I propose improving the discoverability of, and the update process for, tools using Rustup. The proposal is a series of fairly minor changes, the most significant of which adds an extra stage (and some more options) to the first-run installation of Rust.
Rustup is a powerful tool for installing and updating Rust and its tools, and managing toolchains. It supports optional components including libraries, tools, source code, documentation, and data. However, Rustup was mostly designed and implemented before the tools ecosystem (other than Cargo and Rustdoc) was an important part of the Rust experience. Therefore, the experience with tools and Rustup is sub-optimal, especially for new users.
Primarily, we need better discoverability of tools; we believe that having the right tools will give new users a better experience of Rust. Since some tools can be missing from a nightly distribution, we should handle that case in a more user-friendly manner.
This RFC proposes several new Rustup features with different levels of impact and complexity. They are presented here in rough priority order of importance. None of these are breaking changes in most senses, though ‘tool stubs’ could have some problematic interactions with other software, described inline. I would be very glad to hear of other suggestions.
When first running Rustup (
rustup-init, usually via the rustup script of batch file) the user is presented with some options (for example, which toolchain should be the default). I propose adding another option, which ‘profile’ to use (I do not expect the word ‘profile’ to be user facing, since it is already somewhat overloaded by Cargo). The possible profiles would be:
- ‘minimal’ - just rustc, std, and Cargo (we might possibly want a ‘very minimal’ profile which is only rustc). Note that this would not include Rustdoc or the standard library docs which are included by default today.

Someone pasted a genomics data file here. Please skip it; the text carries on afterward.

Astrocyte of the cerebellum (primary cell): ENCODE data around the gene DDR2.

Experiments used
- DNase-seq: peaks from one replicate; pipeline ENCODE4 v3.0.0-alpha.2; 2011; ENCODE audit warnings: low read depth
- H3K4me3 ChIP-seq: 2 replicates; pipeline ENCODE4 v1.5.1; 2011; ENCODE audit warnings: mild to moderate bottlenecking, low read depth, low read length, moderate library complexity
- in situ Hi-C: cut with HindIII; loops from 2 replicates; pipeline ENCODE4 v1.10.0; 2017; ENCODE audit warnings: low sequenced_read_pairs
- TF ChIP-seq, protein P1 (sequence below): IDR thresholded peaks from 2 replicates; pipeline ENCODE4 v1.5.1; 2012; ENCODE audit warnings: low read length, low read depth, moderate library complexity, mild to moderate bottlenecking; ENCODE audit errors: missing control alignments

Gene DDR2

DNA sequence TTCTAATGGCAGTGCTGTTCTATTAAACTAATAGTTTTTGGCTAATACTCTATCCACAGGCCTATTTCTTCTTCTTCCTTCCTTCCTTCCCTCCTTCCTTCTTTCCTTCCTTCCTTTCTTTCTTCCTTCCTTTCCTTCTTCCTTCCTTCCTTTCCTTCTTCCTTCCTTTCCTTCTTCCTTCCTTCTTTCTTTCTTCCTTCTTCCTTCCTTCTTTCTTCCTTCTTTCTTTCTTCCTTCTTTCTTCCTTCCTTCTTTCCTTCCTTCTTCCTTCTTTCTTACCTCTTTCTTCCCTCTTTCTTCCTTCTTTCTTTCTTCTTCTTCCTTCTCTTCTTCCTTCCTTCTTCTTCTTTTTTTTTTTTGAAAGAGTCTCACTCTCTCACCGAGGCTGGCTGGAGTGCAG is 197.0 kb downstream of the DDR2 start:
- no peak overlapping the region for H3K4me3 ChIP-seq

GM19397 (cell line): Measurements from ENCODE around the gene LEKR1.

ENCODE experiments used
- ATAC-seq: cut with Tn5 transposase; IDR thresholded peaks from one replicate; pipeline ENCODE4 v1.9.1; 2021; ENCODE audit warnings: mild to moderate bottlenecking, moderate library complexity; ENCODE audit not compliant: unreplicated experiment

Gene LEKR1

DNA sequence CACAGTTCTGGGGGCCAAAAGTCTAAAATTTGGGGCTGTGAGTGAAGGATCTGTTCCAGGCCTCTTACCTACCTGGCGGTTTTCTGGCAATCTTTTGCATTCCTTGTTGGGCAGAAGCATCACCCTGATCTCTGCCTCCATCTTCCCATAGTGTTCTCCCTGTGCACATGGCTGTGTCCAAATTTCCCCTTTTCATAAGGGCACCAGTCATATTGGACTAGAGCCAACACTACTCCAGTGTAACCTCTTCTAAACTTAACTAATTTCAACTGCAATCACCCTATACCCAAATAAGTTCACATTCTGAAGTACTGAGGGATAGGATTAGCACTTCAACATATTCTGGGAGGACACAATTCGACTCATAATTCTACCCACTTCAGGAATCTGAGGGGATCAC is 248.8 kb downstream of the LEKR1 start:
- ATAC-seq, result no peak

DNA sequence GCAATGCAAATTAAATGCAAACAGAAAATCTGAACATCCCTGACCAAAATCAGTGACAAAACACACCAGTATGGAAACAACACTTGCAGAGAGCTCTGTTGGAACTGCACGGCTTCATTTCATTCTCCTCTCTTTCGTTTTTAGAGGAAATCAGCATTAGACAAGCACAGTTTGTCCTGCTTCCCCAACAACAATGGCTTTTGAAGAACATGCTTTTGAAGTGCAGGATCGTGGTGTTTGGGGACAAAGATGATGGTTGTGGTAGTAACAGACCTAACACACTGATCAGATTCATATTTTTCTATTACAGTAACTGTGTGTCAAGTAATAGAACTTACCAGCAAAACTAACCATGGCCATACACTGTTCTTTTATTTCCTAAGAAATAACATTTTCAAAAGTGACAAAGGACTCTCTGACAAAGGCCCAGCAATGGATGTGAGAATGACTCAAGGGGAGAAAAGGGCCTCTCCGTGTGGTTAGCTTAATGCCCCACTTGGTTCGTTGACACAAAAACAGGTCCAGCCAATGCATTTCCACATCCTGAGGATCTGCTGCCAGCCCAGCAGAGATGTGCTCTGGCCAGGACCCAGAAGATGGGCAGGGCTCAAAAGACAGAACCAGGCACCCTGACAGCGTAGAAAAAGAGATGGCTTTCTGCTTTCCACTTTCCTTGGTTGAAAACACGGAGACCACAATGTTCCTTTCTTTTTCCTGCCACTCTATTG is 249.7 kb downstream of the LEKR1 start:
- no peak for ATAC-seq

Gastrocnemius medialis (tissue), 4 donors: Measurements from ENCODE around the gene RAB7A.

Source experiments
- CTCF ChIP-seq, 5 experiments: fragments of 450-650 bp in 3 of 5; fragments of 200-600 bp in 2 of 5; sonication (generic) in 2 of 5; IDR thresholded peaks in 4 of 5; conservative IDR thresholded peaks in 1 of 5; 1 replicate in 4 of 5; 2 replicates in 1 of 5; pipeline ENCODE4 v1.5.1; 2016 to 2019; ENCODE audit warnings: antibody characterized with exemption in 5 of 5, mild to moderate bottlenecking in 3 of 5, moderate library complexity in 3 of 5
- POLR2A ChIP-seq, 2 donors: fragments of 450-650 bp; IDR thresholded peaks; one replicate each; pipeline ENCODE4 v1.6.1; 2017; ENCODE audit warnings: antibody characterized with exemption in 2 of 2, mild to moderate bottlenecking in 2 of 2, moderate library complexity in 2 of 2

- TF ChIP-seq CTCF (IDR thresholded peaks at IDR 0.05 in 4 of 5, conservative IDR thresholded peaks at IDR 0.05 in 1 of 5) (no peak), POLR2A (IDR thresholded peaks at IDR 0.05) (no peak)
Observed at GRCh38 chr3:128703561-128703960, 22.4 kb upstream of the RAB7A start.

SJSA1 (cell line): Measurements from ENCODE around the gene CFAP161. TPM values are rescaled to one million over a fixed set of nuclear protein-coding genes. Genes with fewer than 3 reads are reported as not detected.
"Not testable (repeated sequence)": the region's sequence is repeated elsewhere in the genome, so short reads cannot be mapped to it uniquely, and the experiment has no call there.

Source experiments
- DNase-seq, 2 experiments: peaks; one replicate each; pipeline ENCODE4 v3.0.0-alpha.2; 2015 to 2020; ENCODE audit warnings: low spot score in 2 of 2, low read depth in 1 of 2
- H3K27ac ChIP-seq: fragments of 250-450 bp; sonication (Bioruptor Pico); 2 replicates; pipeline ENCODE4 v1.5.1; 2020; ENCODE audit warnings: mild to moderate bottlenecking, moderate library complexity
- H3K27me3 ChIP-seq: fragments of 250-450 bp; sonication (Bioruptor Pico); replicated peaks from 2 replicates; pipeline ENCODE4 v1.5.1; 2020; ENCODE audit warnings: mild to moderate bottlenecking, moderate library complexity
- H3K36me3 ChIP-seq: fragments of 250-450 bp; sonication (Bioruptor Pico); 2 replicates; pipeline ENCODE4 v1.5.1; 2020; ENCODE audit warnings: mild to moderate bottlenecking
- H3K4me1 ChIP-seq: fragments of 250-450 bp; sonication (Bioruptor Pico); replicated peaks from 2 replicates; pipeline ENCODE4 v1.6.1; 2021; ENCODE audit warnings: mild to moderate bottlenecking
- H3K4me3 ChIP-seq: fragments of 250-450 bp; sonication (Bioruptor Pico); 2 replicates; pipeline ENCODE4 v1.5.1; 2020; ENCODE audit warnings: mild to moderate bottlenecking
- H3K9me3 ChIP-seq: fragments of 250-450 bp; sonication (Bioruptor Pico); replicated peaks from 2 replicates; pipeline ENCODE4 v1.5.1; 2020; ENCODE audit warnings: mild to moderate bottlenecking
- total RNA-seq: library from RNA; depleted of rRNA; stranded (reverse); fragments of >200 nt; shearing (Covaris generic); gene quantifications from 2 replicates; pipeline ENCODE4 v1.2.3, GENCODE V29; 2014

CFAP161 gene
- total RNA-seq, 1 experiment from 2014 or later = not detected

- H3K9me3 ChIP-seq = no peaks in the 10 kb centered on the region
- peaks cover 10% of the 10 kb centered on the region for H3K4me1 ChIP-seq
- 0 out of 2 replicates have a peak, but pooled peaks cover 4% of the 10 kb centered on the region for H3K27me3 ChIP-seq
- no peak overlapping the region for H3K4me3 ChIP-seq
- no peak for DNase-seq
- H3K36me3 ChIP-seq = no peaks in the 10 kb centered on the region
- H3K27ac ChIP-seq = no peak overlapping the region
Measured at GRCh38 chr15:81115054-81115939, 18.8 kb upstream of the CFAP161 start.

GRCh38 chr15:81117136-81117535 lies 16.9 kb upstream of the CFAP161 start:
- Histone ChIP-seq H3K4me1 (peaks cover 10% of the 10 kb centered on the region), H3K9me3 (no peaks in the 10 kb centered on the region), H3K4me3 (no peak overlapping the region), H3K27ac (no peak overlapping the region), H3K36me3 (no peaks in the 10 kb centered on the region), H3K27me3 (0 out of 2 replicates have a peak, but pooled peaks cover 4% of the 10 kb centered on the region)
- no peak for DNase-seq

- ‘default’ - ‘minimal’ plus Rustfmt, Clippy, Rustdoc, and the standard library docs. Note that this does not include the RLS and its supporting data, since that is usually installed by an editor plugin and is usually a good user experience. Using the RLS without an editor plugin is very rare.
- ‘complete’ - ‘default’ plus the RLS and it’s data (docs and save-analysis for the standard library), lldb on Linux, llvm-tools, and any other tools or data added as Rustup components in the future.
- ‘custom’ - ‘minimal’ plus interactively opt-in to each component
The profile is only used for first installation. If a component is later added to a profile, it will not be automatically installed for users who selected that profile.
If a user does not have a tool installed and tries to run it, then Rustup should suggest installing it. E.g., if the user runs
rustfmt but has not installed the Rustfmt component, then Rustup should inform the user that Rustfmt is not installed and offer to install it.
Implementing this should not be too difficult because Rustfmt creates symlinks to Rustup for all installed executables, it would just have to do this for executables which are not installed.
There is some backward compatability concern in the case that the user has installed a different executable with the same name already. However, Rustup is able to cope with this when a component is installed (by reporting an error to the user), and I think the same tactic could be used for components which have not been installed.
Better handling of missing tools
The current policy for tools other than Cargo and Rustdoc (currently Rustfmt, the RLS, and Clippy) is that PRs to the Rust master branch may land if they break a tool, except in the last week of a cycle (to ensure all tools are present for the beta fork). If a nightly should be released when a tool is failing to build or its test, it is not included in that nightly release (it is marked as
unavailable in the Rustup manifest). If a user has a missing tool installed, then an update will fail with an error, unless the user uses
--force. Similarly if a user tries to add a missing tool, then installation will fail with an error.
Some possible improvements:
- better error messages explaining what is going on (this is low-hanging fruit and doesn’t need an RFC, it’s included for completeness)
- display the current installation to make it easier to ‘unwind’ an update (potentially also offer a
rollbackcommand, though that is somewhat out of scope for this RFC)
- when a tool is missing, offer to update to the most recent release which has the tool
- an interactive mode so that users do not have to rerun with
--force. I’m not sure how to implement this: Rustup probably needs to remain non-interactive for default so that it can be used by tools and in CI.
- if we implement tool stubs as described above, then the stub could give a specific error message in the case that a component is missing.
- Any other ideas?
- Which of these need a formal RFC, vs just implementation?
- Do we need a formal policy or process for deciding which components to add to which profiles?